Just as violent as unexpected, a train rushes through the soft and tender landscapes. A young lady, broken and wounded, seductive and innocent, has sold her heart to the forces of evil. Are we driven by love, anger or loneliness? In the human beast, these forces are not easy to distinguish.
The commitment to reality that would be inherited by the Italians after the war, and then praised by Bazin, is here in the psychological ambiguity and the looseness of narration (time is not bent by drama, it's the dramatic events that happen in a natural time). It's, obviously, along with La Chienne, Renoir's most noirish film.
Any film that has Simone Simon will have my attention and, in this case, Renoir is a bonus. While I don't think the material is all that rich, it was a pleasure to witness this unique chapter in the evolution and eventual birth of the film noir. It also leads me to believe that Renoir may, in fact, be the most influential of all directors since he precedes not only film noir, but also neorealism with Toni.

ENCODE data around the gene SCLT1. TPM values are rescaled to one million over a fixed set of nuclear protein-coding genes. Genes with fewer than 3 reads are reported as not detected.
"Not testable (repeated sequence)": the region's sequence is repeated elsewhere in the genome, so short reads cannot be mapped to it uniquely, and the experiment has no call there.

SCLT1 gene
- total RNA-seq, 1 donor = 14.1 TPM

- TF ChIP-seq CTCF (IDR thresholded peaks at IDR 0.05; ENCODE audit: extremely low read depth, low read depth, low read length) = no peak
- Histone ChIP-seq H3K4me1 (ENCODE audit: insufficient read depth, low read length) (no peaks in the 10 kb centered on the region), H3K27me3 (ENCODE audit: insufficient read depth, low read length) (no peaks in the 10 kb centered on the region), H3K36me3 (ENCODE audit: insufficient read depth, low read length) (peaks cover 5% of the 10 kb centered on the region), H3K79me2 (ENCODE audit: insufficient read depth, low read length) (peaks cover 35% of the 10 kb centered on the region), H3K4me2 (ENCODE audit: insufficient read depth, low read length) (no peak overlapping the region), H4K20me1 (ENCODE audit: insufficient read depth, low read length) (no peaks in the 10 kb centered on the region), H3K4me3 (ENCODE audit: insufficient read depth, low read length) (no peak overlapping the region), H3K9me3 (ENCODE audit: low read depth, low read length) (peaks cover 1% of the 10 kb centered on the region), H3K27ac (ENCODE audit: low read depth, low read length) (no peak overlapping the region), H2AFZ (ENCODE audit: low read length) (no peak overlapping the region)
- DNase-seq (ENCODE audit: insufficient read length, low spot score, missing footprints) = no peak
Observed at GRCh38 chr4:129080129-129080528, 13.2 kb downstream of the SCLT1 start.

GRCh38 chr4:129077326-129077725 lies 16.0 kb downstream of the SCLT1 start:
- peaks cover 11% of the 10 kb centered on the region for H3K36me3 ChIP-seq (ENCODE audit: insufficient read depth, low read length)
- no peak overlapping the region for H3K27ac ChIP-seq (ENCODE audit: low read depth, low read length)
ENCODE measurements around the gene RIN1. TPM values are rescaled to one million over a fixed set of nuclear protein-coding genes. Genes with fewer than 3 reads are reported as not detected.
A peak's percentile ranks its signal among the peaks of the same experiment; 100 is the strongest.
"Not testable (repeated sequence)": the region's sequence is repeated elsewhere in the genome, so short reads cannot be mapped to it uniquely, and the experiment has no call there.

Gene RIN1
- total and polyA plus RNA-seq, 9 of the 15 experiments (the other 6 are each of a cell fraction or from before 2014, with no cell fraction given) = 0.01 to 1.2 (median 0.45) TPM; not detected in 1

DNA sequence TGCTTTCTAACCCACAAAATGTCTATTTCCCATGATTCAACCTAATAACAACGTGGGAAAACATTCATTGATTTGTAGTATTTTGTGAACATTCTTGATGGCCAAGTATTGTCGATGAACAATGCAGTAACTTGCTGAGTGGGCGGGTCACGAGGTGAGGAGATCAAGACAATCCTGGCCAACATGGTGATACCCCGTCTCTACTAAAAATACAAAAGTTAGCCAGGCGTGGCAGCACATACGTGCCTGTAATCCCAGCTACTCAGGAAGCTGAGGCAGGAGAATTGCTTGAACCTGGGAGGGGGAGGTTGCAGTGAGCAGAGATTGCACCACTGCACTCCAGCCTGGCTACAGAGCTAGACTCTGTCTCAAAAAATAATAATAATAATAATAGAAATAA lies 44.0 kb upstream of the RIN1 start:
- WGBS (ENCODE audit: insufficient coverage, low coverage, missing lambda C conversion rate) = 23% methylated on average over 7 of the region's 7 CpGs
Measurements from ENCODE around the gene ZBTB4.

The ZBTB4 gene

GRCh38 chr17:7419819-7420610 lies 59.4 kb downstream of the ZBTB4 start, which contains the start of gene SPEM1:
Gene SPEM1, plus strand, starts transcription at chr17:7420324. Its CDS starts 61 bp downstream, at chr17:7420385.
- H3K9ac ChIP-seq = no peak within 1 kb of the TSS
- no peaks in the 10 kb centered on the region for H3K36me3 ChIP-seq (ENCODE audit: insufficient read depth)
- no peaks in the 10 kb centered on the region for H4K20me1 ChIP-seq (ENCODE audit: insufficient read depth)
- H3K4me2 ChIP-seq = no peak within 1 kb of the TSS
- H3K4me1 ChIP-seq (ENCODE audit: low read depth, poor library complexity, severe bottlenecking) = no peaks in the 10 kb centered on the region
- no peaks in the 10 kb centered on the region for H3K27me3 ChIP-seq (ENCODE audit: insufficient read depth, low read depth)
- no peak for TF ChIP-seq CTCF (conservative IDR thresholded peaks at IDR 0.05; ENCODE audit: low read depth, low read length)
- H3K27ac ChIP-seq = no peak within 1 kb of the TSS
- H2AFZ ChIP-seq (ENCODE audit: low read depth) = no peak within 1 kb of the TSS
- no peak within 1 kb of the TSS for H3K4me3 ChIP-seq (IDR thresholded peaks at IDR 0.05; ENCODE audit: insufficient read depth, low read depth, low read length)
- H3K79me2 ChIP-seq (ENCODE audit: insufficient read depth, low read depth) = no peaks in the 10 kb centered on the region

The antithesis of Rules of the Game in its form. While the latter employs omnidirectional movement to explore on-screen space and promote humanism via inclusive fluidity, the tracking shots here are used quite literally: the dolly track and the railway track mimic each other, representing nothing more than a predetermined (and doomed) path from A to B. Movement is, thus, paradoxically associated with imprisonment.
I loved the train-scenes . Because of the energy of the machines, the film successfully transported, the loud, almost unbearable noises. I think I saw in them the peak moments of escapeing the tragic that determined the main characters since the beginning of the film.